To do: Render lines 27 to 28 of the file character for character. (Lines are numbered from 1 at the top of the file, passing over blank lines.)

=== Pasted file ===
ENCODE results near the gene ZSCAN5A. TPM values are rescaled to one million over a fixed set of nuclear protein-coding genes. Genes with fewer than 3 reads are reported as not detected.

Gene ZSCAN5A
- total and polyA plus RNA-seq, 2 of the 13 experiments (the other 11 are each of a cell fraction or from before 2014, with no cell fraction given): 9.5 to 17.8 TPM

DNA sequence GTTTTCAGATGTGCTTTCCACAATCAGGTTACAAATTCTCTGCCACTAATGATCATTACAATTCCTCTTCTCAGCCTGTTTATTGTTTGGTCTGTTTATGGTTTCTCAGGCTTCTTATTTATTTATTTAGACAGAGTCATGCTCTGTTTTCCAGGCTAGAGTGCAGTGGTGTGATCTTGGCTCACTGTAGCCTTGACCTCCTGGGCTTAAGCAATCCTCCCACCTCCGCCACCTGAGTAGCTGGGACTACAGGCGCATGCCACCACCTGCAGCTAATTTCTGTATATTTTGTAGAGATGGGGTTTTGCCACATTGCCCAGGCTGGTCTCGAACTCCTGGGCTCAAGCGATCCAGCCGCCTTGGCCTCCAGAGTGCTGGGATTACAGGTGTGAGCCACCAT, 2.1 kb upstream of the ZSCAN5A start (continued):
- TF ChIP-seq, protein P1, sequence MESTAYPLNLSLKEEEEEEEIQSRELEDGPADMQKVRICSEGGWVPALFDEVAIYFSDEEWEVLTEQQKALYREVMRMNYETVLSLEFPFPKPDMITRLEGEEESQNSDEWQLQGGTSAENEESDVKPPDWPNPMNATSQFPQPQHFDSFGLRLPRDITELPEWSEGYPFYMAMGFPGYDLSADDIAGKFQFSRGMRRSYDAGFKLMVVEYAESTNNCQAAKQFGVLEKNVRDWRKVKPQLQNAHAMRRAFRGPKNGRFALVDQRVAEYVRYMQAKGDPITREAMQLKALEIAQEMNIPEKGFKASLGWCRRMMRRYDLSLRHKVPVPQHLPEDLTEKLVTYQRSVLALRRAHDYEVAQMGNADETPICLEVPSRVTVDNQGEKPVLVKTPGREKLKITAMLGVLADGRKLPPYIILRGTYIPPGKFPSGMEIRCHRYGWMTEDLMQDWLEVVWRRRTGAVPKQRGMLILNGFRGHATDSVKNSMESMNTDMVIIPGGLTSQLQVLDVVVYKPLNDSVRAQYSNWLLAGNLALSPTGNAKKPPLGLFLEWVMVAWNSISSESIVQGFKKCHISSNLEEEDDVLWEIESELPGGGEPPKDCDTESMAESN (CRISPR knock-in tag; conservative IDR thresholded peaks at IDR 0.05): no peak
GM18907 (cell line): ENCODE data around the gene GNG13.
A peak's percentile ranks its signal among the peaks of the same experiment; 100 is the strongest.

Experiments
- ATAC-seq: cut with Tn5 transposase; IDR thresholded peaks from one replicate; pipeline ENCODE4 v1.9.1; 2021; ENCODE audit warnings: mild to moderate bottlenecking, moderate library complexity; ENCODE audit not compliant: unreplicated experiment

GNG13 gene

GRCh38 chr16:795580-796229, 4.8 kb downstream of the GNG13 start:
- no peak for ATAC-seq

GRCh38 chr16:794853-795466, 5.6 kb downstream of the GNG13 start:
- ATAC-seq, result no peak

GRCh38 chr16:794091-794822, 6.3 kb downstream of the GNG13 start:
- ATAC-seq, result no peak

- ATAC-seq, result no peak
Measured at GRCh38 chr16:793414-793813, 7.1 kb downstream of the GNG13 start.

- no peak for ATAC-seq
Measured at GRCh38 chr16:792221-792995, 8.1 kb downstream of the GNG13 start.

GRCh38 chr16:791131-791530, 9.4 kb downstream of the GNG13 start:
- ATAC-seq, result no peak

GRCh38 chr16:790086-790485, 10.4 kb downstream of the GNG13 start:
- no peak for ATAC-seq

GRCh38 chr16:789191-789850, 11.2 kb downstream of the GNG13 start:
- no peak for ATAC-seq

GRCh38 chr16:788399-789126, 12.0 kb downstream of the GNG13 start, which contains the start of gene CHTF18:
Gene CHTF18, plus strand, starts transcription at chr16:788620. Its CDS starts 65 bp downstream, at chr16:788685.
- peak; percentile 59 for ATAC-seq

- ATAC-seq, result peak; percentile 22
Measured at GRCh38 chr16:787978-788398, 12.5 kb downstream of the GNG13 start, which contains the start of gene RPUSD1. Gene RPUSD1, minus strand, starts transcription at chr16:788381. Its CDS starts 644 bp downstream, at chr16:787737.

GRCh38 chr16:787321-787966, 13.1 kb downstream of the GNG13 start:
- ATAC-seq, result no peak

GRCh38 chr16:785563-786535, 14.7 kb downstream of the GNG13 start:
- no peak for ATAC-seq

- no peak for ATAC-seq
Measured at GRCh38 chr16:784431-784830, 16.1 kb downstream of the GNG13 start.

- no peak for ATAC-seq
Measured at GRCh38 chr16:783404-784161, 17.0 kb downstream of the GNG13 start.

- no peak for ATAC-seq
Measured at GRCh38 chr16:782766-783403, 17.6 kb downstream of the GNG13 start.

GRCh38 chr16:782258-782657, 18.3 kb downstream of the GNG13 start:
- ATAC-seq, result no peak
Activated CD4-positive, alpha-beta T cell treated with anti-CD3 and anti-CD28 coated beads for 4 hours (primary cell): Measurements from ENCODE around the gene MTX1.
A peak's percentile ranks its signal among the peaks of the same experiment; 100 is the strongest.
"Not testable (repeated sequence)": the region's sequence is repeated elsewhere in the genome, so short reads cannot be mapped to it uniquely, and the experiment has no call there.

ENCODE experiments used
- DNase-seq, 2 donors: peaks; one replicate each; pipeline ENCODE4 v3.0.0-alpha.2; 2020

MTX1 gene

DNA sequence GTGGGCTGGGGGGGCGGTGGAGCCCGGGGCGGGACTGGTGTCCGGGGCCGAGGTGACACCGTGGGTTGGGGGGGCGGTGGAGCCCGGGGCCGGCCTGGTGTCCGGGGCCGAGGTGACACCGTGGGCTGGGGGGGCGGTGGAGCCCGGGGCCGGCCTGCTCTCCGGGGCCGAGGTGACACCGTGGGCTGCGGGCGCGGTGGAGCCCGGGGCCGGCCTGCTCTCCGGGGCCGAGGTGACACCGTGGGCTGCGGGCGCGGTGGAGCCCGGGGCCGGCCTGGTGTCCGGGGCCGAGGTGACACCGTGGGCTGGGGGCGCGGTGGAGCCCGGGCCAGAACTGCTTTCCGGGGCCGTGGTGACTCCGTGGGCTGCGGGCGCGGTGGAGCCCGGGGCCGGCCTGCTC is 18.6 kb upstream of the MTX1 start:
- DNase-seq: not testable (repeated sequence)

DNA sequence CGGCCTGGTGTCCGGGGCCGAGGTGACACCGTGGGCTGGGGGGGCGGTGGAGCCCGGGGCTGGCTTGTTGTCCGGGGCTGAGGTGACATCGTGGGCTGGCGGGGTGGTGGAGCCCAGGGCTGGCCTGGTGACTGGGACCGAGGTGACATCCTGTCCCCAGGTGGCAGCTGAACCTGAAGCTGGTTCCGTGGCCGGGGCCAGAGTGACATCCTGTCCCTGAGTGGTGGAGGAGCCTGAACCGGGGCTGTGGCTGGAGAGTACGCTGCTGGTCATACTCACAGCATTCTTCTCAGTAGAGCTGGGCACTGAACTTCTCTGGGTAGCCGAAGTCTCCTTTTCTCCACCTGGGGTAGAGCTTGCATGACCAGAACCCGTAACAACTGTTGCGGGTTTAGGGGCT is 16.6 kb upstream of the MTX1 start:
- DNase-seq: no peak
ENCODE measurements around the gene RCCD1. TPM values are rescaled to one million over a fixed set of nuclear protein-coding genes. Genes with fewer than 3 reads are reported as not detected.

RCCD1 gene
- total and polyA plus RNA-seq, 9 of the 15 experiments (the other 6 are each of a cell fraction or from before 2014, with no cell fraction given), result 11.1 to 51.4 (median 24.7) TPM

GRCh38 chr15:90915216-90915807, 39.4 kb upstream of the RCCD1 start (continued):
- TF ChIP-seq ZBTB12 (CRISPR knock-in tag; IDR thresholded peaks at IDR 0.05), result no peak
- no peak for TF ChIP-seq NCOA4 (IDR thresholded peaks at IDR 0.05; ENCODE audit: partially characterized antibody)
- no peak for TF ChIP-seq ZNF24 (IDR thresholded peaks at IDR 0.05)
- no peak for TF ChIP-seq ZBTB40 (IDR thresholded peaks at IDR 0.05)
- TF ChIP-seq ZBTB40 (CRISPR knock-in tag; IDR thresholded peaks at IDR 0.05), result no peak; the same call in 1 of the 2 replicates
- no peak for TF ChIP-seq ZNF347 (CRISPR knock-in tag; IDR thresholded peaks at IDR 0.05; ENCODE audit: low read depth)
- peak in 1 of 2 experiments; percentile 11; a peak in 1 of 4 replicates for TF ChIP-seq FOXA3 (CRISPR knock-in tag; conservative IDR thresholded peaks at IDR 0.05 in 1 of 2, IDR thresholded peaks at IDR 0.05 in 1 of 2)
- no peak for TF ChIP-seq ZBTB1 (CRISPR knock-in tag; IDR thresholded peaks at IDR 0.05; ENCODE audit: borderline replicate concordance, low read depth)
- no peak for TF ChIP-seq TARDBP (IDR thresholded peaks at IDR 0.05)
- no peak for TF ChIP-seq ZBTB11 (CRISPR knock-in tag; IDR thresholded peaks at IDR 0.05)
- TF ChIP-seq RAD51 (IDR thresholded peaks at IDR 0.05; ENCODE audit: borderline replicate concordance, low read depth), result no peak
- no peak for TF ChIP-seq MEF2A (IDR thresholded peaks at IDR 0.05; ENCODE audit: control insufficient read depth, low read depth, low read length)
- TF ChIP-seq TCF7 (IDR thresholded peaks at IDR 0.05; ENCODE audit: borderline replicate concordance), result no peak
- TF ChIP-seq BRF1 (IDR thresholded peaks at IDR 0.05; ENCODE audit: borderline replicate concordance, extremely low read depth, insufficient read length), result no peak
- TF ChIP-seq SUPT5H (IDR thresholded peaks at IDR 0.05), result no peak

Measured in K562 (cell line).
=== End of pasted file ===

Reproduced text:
GRCh38 chr16:788399-789126, 12.0 kb downstream of the GNG13 start, which contains the start of gene CHTF18:
Gene CHTF18, plus strand, starts transcription at chr16:788620. Its CDS starts 65 bp downstream, at chr16:788685.